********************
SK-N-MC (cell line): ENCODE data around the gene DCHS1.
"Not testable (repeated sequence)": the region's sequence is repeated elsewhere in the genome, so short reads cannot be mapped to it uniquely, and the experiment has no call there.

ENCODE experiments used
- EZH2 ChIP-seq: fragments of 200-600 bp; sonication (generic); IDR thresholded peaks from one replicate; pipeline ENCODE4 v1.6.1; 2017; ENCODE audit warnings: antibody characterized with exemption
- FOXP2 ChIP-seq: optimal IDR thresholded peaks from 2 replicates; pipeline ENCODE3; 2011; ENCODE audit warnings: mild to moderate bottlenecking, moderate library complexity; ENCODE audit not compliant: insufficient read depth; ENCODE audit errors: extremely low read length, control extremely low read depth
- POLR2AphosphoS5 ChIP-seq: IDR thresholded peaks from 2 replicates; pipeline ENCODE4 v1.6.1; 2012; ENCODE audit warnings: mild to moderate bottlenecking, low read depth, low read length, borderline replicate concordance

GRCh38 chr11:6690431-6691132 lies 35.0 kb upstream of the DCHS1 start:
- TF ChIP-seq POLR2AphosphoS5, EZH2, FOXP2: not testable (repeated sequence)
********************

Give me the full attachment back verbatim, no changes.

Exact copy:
SK-N-MC (cell line): ENCODE data around the gene DCHS1.
"Not testable (repeated sequence)": the region's sequence is repeated elsewhere in the genome, so short reads cannot be mapped to it uniquely, and the experiment has no call there.

ENCODE experiments used
- EZH2 ChIP-seq: fragments of 200-600 bp; sonication (generic); IDR thresholded peaks from one replicate; pipeline ENCODE4 v1.6.1; 2017; ENCODE audit warnings: antibody characterized with exemption
- FOXP2 ChIP-seq: optimal IDR thresholded peaks from 2 replicates; pipeline ENCODE3; 2011; ENCODE audit warnings: mild to moderate bottlenecking, moderate library complexity; ENCODE audit not compliant: insufficient read depth; ENCODE audit errors: extremely low read length, control extremely low read depth
- POLR2AphosphoS5 ChIP-seq: IDR thresholded peaks from 2 replicates; pipeline ENCODE4 v1.6.1; 2012; ENCODE audit warnings: mild to moderate bottlenecking, low read depth, low read length, borderline replicate concordance

GRCh38 chr11:6690431-6691132 lies 35.0 kb upstream of the DCHS1 start:
- TF ChIP-seq POLR2AphosphoS5, EZH2, FOXP2: not testable (repeated sequence)